March 16, 2021
New York, NY — Preliminary findings from a soon to be released study call attention to the critical role that child welfare prevention services programs are playing to respond to the needs of children and families during the pandemic, drawing critical attention to the need to reject State Executive Budget proposals that would reduce state child welfare funding for counties.
The study draws on insights from a survey co-developed by Citizens’ Committee for Children of New York (CCC) and the Council of Family and Child Caring Agencies (COFCCA) in partnership with child welfare providers in New York City from November 2020 to February 2021. These providers have first-hand experience with the emerging needs of families during the COVID-19 pandemic, and knowledge of whether government funding for these services is sufficient to address immediate needs of child safety and long-term needs of family stability. This information is critically important now during the final stages of budget negotiations, as the Governor and State Legislature grapple with decisions over state child welfare reimbursement to counties in the State Fiscal Year 2021-2022 adopted budget.
“Throughout the pandemic, prevention service programs have been a lifeline for New York’s children and families responding to multiple stressors that come with social isolation and heightened economic food and housing insecurity, by addressing these needs as well as barriers to remote learning and increased health and behavioral health needs,” said Jennifer March, executive director of Citizens’ Committee for Children of New York. “Investments in children and families now are the key to New York’s recovery. As the State Budget for fiscal year 2022 is finalized, we are calling on State leaders to reject proposed reductions to state reimbursement for child welfare services and prioritize investment that keep children safe and families together.”
“This survey confirmed much of what we have heard anecdotally all along – many New York families struggled with basic and practical needs like how to safely get food, how to get needed technology and how to virtually connect to health, mental health, and education services,” said Kathleen Brady-Stepien, president and CEO of the Council of Family and Child Caring Agencies. “Our child welfare heroes, those essential workers who continued to go into the field during the worst days of COVID-19, reported in this survey that while the state is slowly recovering, families’ needs have not lessened, and this is not the time for the state to lessen their support for children’s safety and well-being.”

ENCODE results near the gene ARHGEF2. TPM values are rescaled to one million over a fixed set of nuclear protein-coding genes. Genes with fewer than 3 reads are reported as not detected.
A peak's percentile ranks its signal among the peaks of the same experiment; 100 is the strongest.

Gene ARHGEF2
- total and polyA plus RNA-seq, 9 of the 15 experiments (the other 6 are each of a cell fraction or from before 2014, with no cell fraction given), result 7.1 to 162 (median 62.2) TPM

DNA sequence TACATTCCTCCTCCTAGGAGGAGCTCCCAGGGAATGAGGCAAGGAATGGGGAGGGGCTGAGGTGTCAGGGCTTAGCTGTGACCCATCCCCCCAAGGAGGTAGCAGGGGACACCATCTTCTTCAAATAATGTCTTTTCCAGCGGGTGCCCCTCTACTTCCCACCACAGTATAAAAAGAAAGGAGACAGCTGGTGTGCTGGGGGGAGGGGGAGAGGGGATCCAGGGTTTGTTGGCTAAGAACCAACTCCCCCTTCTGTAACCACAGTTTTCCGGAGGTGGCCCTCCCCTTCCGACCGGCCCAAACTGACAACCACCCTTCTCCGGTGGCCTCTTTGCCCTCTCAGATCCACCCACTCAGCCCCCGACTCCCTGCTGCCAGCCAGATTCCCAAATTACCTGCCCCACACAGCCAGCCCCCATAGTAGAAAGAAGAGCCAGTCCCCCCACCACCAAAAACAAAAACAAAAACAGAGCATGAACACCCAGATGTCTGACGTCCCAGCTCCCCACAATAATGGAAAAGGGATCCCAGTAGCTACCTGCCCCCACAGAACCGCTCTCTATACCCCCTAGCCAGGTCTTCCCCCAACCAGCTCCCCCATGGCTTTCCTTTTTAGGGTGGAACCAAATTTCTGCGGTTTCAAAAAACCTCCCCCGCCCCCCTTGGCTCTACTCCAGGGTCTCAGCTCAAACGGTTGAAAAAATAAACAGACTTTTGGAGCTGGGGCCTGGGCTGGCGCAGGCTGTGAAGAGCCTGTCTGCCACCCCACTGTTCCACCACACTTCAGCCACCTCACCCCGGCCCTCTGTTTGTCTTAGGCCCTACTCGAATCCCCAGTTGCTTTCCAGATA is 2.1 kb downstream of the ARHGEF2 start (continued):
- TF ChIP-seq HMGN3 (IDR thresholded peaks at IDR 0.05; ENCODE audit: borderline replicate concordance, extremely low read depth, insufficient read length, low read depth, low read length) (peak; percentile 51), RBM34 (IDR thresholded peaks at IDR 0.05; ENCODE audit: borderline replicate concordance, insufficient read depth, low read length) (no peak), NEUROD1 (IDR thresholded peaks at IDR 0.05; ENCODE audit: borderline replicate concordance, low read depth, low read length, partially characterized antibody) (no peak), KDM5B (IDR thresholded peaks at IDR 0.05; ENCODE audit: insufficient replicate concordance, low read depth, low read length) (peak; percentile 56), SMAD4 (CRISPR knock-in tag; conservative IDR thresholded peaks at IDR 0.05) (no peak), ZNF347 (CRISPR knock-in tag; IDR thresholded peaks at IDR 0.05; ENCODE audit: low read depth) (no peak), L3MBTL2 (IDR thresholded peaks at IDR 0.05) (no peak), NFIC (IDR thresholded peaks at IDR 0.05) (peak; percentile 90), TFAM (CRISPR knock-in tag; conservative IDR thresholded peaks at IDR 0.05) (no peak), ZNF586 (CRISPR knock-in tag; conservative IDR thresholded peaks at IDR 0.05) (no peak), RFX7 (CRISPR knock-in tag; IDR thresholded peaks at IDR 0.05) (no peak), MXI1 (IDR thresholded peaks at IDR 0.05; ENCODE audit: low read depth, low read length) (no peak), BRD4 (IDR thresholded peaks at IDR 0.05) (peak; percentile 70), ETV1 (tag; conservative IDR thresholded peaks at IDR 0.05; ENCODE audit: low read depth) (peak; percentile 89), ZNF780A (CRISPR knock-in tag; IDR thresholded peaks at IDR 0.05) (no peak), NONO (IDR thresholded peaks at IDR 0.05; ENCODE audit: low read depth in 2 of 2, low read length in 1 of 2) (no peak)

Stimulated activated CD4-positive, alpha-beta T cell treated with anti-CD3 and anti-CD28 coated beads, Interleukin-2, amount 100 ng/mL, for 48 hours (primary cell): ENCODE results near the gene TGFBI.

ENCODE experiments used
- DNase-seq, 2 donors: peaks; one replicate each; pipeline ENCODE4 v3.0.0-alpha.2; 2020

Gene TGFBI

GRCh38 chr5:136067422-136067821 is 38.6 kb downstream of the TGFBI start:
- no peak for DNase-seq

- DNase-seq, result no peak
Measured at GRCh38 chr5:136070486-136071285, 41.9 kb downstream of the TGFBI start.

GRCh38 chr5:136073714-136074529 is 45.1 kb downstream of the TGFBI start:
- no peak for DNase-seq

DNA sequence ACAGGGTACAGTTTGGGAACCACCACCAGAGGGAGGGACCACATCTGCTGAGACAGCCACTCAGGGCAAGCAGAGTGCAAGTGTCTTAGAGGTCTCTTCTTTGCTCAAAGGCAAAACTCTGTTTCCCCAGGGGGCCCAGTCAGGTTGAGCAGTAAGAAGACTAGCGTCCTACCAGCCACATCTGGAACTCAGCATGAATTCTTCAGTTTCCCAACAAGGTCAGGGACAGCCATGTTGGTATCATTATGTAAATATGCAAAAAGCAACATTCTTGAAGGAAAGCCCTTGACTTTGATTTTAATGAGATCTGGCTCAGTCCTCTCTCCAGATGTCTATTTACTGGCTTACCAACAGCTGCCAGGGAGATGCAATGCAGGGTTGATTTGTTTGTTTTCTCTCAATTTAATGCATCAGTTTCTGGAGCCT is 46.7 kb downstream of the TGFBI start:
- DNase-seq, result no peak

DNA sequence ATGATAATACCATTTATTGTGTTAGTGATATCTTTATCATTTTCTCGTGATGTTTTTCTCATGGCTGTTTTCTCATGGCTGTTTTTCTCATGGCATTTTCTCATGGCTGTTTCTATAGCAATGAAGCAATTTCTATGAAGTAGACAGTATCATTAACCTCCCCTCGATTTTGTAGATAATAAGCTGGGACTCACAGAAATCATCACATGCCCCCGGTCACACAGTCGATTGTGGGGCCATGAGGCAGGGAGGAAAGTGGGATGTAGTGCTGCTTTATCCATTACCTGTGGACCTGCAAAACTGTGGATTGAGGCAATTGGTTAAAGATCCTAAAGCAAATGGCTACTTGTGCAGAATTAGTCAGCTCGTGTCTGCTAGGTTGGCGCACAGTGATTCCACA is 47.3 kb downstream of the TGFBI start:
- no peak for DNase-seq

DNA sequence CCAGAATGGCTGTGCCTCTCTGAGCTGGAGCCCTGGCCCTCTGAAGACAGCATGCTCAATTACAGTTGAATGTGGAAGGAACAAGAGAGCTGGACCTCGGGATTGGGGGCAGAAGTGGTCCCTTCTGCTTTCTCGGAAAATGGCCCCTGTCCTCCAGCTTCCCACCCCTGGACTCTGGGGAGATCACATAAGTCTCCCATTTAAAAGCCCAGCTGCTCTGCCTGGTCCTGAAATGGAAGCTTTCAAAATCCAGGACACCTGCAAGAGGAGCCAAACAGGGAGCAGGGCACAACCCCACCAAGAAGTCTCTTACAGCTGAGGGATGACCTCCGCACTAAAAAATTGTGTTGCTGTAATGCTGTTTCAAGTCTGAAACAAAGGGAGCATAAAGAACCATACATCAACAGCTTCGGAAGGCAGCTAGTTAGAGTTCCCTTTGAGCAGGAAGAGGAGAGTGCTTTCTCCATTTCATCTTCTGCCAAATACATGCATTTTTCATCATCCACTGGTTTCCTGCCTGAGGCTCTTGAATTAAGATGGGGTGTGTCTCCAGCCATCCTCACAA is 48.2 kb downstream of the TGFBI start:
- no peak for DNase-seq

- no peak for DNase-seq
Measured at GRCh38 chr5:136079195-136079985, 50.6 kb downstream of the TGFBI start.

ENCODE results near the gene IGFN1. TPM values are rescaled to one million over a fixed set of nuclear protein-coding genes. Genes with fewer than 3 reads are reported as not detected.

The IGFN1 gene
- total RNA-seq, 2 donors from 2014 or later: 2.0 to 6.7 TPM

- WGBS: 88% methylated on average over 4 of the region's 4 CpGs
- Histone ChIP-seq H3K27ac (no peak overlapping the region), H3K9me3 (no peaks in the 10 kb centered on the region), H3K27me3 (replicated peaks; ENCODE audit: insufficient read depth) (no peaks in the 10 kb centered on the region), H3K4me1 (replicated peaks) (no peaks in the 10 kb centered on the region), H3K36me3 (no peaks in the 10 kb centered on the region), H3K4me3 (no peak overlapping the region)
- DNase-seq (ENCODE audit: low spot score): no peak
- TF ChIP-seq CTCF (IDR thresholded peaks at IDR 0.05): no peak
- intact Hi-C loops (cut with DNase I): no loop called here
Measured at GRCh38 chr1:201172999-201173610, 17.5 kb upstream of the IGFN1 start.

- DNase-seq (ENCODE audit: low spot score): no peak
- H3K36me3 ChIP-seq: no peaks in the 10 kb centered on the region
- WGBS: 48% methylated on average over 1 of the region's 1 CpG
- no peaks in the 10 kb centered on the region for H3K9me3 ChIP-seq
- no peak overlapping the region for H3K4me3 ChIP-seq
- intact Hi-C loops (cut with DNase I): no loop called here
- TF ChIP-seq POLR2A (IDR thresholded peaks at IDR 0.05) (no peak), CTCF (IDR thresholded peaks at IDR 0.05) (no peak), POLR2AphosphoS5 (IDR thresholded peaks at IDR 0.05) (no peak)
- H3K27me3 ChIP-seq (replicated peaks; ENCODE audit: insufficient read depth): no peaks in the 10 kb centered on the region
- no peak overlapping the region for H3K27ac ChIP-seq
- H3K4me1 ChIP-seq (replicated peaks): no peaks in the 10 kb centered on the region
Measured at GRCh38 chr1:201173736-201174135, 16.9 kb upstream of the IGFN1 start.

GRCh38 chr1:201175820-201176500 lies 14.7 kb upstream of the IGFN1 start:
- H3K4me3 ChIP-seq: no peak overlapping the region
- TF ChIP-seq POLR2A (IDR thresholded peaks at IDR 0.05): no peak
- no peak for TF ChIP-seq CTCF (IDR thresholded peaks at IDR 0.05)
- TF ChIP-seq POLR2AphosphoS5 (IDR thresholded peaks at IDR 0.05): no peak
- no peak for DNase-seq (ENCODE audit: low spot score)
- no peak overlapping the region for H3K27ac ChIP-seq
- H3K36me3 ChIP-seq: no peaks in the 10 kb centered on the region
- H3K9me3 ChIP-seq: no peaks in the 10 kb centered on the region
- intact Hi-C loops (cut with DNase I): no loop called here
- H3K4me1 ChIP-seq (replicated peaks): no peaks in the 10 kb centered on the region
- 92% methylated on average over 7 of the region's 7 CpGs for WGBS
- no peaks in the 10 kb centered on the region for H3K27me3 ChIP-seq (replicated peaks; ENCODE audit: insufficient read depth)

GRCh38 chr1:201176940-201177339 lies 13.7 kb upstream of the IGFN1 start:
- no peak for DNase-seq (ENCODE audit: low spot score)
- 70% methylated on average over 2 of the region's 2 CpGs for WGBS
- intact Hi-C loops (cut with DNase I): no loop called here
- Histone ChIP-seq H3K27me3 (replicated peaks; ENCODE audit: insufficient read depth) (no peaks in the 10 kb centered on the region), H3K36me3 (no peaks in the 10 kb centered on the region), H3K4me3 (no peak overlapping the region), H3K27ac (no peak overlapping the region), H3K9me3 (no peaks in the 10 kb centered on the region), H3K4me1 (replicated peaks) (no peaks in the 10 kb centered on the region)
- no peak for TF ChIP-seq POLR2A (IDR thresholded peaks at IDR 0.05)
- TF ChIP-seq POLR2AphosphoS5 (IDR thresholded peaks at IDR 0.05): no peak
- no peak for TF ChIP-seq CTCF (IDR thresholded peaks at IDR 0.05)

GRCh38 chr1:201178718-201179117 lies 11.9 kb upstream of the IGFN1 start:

Findings from the survey illustrate how prevention programs are helping families with many needs that have increased since the outbreak of the virus in March 2020, but funding to support these efforts fall short.
Among the key finding from the survey:
37% of respondents indicated a need to supplement the funding currently available.
More than half of respondents expressed increased need of families for supports during the pandemic, including internet access, education and daycare, mental health counseling, cash assistance, housing services and domestic violence counseling.
When asked about the needs of families that providers are unable to meet under their service contracts, cash/emergency assistance, non-cash support (such as food or internet access and devices), housing and rent assistance were among the highest reported areas of need.
In the last two decades, New York City and State have experienced historic declines in the number of children in foster care thanks to investments made in child abuse and neglect prevention. Even before the pandemic, the majority of child welfare cases related to neglect with more than two-thirds of allegations of child maltreatment in New York City in 2019 stemming from unmet needs due to economic hardship such as insufficient or inadequate food, education, clothing, healthcare, and housing.
During the height of the pandemic, concerns around child safety and family stability have been heightened while 4,200 children lost a parent or guardian to COVID-19 and 325,000 children across New York State were pushed into poverty. The vast majority of families impacted by the economic downturn and public health crisis are Black and Latinx families who are also disproportionately represented in the child welfare system.
Despite the vital role these community-based child welfare prevention service organizations are playing to support families in crisis during this time, the Governor’s Executive Budget proposed to cut child welfare funding that counties use to ensure child safety and family stability. Among the budget reductions proposed, a 5% cut in reimbursement to localities would reduce local funding for child welfare protective, prevention, and independent living services, totaling $30.5 million statewide. The Assembly One House Budget bills reject proposed reductions and restore state funding, the Senate One House Budget bills do not.